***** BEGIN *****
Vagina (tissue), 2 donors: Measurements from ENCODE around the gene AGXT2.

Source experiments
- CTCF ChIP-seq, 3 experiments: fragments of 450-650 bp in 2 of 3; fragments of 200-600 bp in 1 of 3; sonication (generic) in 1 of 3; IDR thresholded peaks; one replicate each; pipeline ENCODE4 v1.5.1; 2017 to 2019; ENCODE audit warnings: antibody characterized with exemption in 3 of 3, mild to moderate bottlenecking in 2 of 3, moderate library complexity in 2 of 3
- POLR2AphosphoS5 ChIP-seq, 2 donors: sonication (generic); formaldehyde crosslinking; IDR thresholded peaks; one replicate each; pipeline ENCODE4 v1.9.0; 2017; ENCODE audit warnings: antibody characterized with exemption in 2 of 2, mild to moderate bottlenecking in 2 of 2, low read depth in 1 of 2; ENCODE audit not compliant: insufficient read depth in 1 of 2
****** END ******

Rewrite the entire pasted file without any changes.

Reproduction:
Vagina (tissue), 2 donors: Measurements from ENCODE around the gene AGXT2.

Source experiments
- CTCF ChIP-seq, 3 experiments: fragments of 450-650 bp in 2 of 3; fragments of 200-600 bp in 1 of 3; sonication (generic) in 1 of 3; IDR thresholded peaks; one replicate each; pipeline ENCODE4 v1.5.1; 2017 to 2019; ENCODE audit warnings: antibody characterized with exemption in 3 of 3, mild to moderate bottlenecking in 2 of 3, moderate library complexity in 2 of 3
- POLR2AphosphoS5 ChIP-seq, 2 donors: sonication (generic); formaldehyde crosslinking; IDR thresholded peaks; one replicate each; pipeline ENCODE4 v1.9.0; 2017; ENCODE audit warnings: antibody characterized with exemption in 2 of 2, mild to moderate bottlenecking in 2 of 2, low read depth in 1 of 2; ENCODE audit not compliant: insufficient read depth in 1 of 2